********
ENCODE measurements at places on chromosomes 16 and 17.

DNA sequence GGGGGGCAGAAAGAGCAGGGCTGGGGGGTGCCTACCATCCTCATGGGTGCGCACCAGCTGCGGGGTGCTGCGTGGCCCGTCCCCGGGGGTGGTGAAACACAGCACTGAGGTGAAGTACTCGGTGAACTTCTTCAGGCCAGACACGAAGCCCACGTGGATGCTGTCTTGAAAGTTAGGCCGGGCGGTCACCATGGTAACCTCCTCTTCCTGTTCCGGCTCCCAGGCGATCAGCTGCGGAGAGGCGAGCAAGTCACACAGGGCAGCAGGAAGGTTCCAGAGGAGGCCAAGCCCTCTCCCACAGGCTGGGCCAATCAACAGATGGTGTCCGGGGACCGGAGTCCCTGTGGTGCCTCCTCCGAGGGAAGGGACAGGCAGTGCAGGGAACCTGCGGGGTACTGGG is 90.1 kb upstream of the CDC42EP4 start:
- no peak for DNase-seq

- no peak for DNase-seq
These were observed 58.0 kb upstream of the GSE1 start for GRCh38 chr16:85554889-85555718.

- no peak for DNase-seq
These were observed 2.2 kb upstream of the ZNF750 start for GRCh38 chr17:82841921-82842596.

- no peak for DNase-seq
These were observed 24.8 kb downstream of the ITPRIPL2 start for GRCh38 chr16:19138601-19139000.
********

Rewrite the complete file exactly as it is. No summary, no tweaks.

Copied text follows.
ENCODE measurements at places on chromosomes 16 and 17.

DNA sequence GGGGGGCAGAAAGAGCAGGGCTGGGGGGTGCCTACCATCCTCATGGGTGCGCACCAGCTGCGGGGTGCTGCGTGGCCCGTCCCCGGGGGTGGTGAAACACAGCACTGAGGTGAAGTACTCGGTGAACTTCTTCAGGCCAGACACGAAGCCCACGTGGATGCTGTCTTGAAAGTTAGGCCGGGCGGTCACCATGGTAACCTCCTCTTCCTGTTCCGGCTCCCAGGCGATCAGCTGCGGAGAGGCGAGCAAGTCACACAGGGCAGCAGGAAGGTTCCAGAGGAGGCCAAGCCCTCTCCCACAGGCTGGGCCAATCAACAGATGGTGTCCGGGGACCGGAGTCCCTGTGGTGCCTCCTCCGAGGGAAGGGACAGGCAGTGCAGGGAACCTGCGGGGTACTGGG is 90.1 kb upstream of the CDC42EP4 start:
- no peak for DNase-seq

- no peak for DNase-seq
These were observed 58.0 kb upstream of the GSE1 start for GRCh38 chr16:85554889-85555718.

- no peak for DNase-seq
These were observed 2.2 kb upstream of the ZNF750 start for GRCh38 chr17:82841921-82842596.

- no peak for DNase-seq
These were observed 24.8 kb downstream of the ITPRIPL2 start for GRCh38 chr16:19138601-19139000.